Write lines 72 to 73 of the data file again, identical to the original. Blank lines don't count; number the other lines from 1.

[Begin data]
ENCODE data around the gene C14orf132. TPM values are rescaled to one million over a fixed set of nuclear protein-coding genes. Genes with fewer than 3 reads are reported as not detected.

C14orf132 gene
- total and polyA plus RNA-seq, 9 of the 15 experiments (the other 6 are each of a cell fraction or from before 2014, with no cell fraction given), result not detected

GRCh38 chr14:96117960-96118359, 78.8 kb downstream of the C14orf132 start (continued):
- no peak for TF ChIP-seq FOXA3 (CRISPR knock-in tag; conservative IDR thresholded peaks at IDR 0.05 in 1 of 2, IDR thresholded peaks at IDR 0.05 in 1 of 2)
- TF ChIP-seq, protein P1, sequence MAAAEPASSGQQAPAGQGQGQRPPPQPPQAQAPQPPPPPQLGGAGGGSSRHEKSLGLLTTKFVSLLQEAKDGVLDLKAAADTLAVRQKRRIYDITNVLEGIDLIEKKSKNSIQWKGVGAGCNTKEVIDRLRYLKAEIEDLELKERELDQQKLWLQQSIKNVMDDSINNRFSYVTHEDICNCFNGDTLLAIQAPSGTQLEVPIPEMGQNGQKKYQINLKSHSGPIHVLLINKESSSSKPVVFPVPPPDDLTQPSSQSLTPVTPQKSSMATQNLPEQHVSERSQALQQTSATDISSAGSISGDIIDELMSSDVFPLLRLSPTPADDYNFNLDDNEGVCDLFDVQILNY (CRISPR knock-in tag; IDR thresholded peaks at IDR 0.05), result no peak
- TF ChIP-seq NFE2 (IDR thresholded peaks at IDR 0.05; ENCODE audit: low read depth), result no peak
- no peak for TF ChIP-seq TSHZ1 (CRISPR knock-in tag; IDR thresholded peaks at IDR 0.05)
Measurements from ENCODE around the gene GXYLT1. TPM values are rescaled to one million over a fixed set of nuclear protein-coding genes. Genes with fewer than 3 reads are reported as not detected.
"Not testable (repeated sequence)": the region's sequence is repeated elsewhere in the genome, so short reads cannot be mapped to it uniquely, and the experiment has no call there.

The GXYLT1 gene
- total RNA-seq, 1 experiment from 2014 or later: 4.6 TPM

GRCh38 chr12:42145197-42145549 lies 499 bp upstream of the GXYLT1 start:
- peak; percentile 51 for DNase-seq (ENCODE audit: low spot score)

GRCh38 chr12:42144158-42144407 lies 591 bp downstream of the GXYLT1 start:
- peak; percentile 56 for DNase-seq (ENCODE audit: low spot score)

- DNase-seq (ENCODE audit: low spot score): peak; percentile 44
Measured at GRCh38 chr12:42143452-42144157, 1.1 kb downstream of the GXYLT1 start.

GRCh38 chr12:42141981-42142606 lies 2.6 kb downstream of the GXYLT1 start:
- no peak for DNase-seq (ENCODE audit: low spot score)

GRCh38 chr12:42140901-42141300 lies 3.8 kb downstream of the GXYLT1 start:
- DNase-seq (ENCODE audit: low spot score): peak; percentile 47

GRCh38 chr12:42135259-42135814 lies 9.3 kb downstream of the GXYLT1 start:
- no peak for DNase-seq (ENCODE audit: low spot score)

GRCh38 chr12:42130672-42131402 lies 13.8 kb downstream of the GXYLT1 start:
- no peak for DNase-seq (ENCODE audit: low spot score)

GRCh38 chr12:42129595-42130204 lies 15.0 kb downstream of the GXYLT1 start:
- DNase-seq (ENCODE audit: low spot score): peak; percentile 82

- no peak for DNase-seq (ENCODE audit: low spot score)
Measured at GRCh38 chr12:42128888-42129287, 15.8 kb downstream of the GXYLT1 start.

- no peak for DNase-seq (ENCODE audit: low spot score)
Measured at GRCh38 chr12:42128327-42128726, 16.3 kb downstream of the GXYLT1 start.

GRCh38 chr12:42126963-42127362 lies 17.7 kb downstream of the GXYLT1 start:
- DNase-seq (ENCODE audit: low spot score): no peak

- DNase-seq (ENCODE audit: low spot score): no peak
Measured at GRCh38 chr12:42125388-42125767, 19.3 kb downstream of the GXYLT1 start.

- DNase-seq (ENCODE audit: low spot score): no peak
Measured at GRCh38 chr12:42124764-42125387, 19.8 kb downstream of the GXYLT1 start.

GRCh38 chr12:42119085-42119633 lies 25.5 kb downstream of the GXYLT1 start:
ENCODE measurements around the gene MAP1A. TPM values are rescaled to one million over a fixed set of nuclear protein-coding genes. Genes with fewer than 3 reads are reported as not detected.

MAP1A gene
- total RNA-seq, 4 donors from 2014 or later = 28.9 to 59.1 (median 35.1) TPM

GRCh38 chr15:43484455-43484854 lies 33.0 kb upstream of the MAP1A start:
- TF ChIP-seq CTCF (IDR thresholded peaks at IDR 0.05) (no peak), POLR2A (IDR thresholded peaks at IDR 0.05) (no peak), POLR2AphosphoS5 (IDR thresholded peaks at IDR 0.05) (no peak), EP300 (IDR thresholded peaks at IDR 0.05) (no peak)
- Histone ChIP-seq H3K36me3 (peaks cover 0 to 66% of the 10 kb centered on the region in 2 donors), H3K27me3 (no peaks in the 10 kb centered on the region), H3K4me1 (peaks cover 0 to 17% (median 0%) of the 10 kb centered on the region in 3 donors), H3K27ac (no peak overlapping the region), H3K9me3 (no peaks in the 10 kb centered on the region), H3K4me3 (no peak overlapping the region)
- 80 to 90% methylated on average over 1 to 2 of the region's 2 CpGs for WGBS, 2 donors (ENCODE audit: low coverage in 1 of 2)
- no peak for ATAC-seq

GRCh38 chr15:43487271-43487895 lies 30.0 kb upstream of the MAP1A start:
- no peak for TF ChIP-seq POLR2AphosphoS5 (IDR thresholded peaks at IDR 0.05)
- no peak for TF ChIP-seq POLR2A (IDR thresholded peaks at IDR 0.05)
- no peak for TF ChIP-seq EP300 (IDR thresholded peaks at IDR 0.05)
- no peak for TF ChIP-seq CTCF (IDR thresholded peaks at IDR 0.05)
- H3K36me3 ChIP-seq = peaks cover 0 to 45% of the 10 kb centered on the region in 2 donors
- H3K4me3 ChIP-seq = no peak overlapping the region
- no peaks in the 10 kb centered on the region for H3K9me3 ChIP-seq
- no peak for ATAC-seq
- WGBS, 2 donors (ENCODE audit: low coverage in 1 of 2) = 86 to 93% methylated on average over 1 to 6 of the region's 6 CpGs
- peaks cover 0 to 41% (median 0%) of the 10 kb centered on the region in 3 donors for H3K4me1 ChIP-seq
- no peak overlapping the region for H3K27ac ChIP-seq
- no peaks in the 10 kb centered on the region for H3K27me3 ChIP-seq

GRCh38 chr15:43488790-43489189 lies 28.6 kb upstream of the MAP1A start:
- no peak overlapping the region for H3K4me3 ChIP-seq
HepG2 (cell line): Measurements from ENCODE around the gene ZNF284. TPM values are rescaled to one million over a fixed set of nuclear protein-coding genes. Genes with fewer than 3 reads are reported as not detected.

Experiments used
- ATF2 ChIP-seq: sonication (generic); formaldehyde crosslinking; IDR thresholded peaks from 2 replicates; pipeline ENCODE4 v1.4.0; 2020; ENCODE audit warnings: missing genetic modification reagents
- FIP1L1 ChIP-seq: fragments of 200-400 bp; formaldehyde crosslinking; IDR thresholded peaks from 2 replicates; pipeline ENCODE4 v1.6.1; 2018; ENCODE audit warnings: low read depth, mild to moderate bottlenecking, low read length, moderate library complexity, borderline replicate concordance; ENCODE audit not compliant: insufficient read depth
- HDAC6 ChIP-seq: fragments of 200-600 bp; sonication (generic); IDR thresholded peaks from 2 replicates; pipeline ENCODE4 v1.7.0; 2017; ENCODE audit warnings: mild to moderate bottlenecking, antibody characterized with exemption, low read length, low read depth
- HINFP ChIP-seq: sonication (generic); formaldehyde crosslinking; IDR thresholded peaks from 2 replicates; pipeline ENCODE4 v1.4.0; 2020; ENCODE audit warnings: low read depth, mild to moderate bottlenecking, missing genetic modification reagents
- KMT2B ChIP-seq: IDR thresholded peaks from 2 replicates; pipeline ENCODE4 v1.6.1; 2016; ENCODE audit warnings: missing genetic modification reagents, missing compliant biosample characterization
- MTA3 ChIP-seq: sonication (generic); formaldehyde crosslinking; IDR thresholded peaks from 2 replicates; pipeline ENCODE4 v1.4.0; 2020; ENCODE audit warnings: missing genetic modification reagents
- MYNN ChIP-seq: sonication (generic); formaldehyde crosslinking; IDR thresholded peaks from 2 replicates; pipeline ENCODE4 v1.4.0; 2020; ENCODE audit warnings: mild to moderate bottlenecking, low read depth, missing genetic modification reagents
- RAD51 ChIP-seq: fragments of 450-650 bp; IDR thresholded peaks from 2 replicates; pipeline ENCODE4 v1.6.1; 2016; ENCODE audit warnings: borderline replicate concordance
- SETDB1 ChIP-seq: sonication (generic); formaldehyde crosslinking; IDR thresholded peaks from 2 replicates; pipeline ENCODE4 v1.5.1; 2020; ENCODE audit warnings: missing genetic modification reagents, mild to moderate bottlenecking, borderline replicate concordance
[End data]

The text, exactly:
- RAD51 ChIP-seq: fragments of 450-650 bp; IDR thresholded peaks from 2 replicates; pipeline ENCODE4 v1.6.1; 2016; ENCODE audit warnings: borderline replicate concordance
- SETDB1 ChIP-seq: sonication (generic); formaldehyde crosslinking; IDR thresholded peaks from 2 replicates; pipeline ENCODE4 v1.5.1; 2020; ENCODE audit warnings: missing genetic modification reagents, mild to moderate bottlenecking, borderline replicate concordance